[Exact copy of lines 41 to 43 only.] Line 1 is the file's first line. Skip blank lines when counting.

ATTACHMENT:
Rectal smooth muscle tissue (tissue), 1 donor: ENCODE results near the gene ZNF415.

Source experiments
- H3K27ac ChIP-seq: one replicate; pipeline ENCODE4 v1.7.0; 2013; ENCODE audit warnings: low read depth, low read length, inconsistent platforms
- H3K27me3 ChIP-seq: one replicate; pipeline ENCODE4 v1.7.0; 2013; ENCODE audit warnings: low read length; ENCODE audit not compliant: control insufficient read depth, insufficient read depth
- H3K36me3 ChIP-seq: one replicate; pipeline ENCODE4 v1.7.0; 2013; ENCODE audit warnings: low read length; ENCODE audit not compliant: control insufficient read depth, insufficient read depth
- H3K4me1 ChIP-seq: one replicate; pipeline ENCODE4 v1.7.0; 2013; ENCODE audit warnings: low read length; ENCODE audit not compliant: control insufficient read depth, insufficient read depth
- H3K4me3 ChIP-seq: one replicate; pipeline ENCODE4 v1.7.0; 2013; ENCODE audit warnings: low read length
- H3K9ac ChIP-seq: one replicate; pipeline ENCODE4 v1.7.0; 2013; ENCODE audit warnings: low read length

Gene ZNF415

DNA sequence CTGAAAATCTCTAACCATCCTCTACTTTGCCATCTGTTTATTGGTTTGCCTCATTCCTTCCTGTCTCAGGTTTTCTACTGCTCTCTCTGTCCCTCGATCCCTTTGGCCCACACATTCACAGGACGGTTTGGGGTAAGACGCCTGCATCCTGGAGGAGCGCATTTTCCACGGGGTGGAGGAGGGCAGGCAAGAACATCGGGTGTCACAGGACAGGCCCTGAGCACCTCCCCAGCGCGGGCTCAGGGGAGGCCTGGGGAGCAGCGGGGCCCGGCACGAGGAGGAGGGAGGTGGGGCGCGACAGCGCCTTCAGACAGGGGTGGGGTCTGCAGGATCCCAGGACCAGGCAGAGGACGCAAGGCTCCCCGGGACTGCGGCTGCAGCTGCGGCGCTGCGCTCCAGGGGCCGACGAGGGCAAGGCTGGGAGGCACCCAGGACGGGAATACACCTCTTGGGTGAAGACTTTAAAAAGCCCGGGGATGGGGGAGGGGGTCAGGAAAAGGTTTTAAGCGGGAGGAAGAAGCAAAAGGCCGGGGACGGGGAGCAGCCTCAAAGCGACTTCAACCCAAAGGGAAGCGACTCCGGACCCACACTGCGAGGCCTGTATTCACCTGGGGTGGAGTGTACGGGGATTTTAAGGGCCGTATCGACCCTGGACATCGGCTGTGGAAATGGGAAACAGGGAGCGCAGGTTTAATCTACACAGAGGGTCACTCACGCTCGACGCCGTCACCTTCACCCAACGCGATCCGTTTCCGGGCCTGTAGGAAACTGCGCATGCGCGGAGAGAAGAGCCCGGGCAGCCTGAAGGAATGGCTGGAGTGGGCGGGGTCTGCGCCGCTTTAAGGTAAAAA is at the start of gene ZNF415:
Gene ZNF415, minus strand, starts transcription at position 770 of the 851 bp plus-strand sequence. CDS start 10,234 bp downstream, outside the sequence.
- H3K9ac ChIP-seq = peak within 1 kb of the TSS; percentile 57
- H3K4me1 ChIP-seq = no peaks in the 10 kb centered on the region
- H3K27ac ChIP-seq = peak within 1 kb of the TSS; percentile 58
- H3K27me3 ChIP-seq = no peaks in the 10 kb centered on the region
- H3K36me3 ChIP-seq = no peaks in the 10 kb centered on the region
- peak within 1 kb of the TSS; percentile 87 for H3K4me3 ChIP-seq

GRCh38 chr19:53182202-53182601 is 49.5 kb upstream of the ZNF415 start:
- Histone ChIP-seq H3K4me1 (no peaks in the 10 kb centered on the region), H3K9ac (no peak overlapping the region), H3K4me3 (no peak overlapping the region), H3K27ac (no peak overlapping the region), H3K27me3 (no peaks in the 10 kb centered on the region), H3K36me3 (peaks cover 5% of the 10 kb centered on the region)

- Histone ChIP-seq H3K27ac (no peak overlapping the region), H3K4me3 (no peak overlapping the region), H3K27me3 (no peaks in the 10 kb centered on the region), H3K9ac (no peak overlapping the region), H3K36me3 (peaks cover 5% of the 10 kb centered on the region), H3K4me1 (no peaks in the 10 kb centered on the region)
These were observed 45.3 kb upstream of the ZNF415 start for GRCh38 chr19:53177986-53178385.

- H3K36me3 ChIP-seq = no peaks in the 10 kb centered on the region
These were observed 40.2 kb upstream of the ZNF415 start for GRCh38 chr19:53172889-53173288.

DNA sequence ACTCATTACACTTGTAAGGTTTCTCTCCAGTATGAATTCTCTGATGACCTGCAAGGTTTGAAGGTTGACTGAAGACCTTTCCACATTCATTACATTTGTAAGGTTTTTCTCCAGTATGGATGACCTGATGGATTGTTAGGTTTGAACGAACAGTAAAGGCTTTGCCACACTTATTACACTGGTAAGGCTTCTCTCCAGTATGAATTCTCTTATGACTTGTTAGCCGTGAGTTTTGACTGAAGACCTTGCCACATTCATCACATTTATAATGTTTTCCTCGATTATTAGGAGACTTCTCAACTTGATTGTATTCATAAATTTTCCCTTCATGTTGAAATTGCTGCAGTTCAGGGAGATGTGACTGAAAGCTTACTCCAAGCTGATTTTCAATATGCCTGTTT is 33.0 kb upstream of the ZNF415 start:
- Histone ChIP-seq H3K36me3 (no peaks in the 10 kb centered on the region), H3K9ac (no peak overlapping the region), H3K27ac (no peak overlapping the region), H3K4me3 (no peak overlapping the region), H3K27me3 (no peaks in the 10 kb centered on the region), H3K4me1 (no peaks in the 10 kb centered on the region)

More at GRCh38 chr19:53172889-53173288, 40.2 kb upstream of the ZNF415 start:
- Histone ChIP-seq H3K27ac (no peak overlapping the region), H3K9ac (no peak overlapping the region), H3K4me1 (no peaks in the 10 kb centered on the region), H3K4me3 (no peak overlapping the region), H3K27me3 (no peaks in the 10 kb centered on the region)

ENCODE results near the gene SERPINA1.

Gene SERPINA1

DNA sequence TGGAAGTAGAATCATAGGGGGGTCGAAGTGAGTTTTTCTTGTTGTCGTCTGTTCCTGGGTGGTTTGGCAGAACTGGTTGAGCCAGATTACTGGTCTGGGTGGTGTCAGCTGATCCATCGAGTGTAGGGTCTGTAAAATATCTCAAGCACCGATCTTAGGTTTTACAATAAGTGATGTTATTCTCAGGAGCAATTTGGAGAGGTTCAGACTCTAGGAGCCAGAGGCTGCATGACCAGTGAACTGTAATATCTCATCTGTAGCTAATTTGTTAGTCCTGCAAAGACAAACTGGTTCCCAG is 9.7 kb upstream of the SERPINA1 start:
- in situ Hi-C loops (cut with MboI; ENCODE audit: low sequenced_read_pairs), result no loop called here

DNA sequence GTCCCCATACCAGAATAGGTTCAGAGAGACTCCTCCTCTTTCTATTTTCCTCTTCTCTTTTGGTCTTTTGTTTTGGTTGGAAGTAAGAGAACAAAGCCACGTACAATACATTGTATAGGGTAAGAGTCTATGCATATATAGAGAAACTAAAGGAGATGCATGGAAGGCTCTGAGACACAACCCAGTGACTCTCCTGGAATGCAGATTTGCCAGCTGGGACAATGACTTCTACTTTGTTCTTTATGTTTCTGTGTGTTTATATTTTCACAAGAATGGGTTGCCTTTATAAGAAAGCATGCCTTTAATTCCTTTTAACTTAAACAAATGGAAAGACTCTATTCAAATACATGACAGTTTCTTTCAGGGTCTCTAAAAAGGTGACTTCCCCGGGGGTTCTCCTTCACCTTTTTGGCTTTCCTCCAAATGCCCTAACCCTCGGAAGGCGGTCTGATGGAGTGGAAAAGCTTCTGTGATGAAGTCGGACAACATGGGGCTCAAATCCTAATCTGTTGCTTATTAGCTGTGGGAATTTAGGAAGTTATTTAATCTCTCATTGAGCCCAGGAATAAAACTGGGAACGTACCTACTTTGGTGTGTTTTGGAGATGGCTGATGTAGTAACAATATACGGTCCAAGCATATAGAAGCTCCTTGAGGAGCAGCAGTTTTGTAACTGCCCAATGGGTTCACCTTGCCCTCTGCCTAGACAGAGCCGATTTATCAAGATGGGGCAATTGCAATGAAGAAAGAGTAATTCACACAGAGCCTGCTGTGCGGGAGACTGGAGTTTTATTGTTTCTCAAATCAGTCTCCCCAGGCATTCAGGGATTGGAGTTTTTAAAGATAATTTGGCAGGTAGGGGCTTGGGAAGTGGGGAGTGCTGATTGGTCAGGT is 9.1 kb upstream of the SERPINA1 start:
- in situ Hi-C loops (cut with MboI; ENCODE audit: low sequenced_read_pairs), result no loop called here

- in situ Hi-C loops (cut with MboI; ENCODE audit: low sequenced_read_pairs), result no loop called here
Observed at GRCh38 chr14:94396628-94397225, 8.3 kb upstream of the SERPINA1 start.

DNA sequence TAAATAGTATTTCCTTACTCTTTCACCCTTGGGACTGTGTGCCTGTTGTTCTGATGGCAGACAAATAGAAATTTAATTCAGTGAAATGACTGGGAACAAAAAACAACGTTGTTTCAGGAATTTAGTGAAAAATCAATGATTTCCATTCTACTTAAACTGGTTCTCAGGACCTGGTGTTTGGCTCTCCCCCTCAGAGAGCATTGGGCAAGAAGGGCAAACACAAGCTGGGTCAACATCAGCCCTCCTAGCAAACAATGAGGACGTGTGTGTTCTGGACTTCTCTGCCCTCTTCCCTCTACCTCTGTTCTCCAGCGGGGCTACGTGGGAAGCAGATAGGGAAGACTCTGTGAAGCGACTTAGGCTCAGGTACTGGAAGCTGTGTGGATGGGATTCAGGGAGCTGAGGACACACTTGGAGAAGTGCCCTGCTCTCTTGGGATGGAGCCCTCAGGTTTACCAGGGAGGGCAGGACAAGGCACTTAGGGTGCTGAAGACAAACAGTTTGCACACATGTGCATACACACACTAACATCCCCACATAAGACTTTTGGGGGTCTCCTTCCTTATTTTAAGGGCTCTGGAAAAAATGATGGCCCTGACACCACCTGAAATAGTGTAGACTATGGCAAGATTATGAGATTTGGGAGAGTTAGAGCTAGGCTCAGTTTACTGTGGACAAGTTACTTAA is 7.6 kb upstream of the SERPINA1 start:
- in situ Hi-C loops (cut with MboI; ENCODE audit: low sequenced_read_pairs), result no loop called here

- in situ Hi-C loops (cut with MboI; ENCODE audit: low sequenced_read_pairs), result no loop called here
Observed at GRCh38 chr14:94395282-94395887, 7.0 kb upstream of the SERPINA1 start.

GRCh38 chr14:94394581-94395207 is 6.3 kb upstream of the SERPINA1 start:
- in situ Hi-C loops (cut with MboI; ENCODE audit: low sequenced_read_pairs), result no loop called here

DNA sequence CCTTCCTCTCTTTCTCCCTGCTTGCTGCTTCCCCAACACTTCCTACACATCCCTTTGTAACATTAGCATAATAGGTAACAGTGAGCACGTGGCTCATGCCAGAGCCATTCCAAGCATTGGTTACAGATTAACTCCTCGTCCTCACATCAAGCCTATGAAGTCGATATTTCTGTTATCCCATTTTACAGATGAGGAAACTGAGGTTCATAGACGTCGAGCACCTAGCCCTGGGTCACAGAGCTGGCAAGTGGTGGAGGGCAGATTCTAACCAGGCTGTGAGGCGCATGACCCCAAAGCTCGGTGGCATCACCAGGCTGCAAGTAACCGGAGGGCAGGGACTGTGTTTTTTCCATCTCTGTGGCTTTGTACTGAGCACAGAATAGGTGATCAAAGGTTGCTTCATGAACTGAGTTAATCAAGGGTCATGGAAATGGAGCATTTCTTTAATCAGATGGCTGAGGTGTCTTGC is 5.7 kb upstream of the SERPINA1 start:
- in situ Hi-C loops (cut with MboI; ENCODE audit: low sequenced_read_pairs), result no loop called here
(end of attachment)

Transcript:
- in situ Hi-C loops (cut with MboI; ENCODE audit: low sequenced_read_pairs), result no loop called here

DNA sequence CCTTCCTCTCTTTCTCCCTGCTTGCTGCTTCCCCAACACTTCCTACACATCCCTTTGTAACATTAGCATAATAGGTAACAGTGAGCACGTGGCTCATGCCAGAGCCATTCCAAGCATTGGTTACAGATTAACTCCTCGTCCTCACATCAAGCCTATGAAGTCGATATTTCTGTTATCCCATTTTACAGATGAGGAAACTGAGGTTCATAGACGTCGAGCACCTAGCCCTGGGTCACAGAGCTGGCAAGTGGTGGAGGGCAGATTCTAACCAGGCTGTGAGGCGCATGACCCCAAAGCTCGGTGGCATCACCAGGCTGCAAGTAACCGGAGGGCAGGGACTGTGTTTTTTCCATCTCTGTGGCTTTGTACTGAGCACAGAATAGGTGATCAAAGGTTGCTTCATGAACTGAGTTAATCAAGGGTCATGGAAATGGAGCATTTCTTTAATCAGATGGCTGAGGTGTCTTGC is 5.7 kb upstream of the SERPINA1 start:
- in situ Hi-C loops (cut with MboI; ENCODE audit: low sequenced_read_pairs), result no loop called here